News & Events
Farmer leaders and key staff from the U.S. Grains Council (USGC) traveled to South Korea and Japan last week to participate in the rollout of the Council's 2016/2017 corn harvest quality report.
Participating in the mission included:
A team of Japanese regulators involved in food, feed and environmental approvals for new biotechnology traits recently visited the United States to meet with U.S. government regulators, seed companies, industry organizations and corn producers to see how they work together to manage events in the commercial corn supply.
The U.S. Grains Council (USGC) and its partners are working to aggressively promote U.S. ethanol exports with programs focused on the priority markets of China, India, Japan and Mexico, USGC Chairman Alan Tiemann told corn state stakeholders at the National Corn Growers Association's (NCGA's) Corn Congress this week in Washington, D.C.
Tiemann, a farmer from Nebraska, provided his update during the Congress' Wednesday general session, attended by NCGA delegates and farmers in town to set policy priorities before meeting with Members of Congress on Capitol Hill.
As the traditional top buyer of U.S. corn, Japan is a critical export market for U.S. farmers. With continued diversification of its sourcing from countries like Argentina and Brazil, however, quality remains a top concern.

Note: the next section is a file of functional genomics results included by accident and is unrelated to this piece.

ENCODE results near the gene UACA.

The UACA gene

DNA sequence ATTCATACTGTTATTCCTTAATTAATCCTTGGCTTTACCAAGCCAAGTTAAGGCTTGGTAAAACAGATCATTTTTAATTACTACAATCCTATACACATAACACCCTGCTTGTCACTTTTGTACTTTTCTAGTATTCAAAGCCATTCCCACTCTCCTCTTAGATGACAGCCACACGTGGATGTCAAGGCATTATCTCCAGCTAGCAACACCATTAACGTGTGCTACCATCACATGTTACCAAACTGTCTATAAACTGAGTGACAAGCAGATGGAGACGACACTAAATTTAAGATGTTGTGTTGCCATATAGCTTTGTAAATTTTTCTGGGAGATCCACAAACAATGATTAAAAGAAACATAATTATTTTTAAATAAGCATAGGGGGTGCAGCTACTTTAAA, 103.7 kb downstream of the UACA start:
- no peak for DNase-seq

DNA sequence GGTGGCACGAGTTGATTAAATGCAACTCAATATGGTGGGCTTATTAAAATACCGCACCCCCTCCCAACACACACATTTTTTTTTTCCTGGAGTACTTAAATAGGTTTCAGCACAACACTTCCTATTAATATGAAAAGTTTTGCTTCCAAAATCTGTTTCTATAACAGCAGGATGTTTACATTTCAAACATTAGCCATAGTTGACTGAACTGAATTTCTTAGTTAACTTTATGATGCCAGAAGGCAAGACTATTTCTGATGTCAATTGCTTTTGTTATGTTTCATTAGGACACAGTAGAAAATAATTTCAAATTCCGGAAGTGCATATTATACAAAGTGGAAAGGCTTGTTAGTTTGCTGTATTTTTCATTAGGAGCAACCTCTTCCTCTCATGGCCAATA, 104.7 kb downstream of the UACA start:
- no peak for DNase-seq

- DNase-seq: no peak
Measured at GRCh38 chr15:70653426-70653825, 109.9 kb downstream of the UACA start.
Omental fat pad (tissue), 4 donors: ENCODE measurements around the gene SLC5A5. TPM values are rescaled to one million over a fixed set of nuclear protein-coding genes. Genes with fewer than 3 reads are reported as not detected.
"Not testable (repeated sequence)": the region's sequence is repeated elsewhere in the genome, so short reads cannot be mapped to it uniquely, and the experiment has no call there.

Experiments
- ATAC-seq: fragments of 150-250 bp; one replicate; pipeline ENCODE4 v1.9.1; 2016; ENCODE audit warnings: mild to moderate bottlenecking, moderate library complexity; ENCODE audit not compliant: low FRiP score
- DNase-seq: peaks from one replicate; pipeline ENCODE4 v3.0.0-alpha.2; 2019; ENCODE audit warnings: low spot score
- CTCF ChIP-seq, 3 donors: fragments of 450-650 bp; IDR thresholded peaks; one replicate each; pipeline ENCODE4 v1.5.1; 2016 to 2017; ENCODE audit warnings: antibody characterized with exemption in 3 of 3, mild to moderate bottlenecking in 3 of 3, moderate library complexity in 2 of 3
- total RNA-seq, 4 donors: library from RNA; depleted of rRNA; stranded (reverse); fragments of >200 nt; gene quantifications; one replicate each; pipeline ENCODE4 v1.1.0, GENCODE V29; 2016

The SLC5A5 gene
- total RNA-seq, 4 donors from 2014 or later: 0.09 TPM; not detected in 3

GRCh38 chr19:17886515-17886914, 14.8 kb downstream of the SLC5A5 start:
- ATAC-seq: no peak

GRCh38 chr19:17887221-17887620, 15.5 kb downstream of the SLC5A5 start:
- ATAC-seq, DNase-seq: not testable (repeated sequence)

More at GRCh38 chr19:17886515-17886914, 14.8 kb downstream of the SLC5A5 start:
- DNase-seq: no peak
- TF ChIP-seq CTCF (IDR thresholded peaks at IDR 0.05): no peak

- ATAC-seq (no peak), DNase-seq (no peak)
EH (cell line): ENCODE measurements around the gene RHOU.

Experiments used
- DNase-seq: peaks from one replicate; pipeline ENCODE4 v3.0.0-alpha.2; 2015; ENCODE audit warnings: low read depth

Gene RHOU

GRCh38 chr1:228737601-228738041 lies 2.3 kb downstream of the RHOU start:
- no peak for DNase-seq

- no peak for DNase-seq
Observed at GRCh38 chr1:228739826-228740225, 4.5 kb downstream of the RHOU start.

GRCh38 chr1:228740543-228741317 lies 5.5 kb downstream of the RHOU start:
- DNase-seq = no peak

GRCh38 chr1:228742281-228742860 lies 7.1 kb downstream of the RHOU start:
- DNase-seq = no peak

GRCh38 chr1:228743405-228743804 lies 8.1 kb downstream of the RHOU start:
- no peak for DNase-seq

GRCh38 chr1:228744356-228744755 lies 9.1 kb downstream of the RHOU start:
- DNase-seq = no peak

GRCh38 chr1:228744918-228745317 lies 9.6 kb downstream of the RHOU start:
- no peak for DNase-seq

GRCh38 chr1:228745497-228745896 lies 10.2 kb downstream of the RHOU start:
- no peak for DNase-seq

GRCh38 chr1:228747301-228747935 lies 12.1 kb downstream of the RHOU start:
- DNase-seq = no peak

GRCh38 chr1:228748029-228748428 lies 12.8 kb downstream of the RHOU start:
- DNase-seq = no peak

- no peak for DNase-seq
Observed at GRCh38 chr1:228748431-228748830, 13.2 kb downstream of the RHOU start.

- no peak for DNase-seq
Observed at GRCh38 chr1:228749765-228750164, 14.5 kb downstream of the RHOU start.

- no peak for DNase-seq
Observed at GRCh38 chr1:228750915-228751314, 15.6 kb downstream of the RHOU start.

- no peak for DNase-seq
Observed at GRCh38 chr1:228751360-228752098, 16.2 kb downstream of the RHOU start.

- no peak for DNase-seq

In an effort to maintain this important relationship and foster ongoing communication between producers and customers, the U.S. Grains Council's (USGC's) Washington, D.C., office hosted Japanese feed industry leaders and domestic partners for a corn quality meeting on Monday, July 11.
The U.S. Grains Council's (USGC's) Director in Japan Tommy Hamamoto visited Wagyu cattle producers on Japan's southern island of Ishigaki earlier this month to promote the use of U.S. corn in feed rations.
This week’s U.S. Grains Council (USGC) Chart of Note illustrates the recent upswing in sales of U.S. corn to countries around the globe. This is good news after months of struggling corn exports due to a strong U.S. dollar and larger-than-expected global corn supplies.
Mexico remains the top market for U.S. corn this marketing year, with Japan – the traditional top market – catching up with sales of 256,700 metric tons (10.1 million bushels) of U.S. corn this week.